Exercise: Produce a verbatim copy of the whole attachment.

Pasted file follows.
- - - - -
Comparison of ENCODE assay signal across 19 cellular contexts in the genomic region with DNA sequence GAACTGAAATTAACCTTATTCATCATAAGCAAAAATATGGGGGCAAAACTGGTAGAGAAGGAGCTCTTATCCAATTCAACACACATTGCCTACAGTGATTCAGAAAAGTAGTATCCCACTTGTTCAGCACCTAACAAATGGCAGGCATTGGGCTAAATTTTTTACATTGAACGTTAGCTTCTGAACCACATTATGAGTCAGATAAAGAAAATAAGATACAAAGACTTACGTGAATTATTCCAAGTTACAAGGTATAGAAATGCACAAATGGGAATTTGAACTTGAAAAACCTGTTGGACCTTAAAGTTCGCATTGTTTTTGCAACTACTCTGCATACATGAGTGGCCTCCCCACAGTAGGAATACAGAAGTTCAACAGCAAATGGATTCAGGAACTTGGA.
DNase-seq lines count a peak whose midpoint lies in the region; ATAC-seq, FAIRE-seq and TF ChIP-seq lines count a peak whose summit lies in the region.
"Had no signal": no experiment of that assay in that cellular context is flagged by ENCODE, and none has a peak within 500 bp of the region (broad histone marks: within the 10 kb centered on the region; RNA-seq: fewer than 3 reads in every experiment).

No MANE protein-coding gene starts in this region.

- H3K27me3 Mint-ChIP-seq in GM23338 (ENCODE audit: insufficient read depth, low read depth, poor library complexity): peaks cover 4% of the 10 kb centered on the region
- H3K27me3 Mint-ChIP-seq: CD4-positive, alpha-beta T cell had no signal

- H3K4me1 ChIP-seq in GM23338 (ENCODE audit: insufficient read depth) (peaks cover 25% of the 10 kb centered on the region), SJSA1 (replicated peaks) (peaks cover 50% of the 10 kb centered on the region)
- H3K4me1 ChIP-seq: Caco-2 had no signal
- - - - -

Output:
Comparison of ENCODE assay signal across 19 cellular contexts in the genomic region with DNA sequence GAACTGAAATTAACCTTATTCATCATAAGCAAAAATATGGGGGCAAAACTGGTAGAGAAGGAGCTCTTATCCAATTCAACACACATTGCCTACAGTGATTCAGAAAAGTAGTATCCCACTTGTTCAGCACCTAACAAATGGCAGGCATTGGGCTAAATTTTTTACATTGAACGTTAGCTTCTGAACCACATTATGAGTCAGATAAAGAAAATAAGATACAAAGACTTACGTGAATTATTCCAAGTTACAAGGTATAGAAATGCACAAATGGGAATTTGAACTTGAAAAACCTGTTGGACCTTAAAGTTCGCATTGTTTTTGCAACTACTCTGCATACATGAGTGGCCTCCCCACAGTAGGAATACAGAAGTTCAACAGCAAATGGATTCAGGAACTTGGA.
DNase-seq lines count a peak whose midpoint lies in the region; ATAC-seq, FAIRE-seq and TF ChIP-seq lines count a peak whose summit lies in the region.
"Had no signal": no experiment of that assay in that cellular context is flagged by ENCODE, and none has a peak within 500 bp of the region (broad histone marks: within the 10 kb centered on the region; RNA-seq: fewer than 3 reads in every experiment).

No MANE protein-coding gene starts in this region.

- H3K27me3 Mint-ChIP-seq in GM23338 (ENCODE audit: insufficient read depth, low read depth, poor library complexity): peaks cover 4% of the 10 kb centered on the region
- H3K27me3 Mint-ChIP-seq: CD4-positive, alpha-beta T cell had no signal

- H3K4me1 ChIP-seq in GM23338 (ENCODE audit: insufficient read depth) (peaks cover 25% of the 10 kb centered on the region), SJSA1 (replicated peaks) (peaks cover 50% of the 10 kb centered on the region)
- H3K4me1 ChIP-seq: Caco-2 had no signal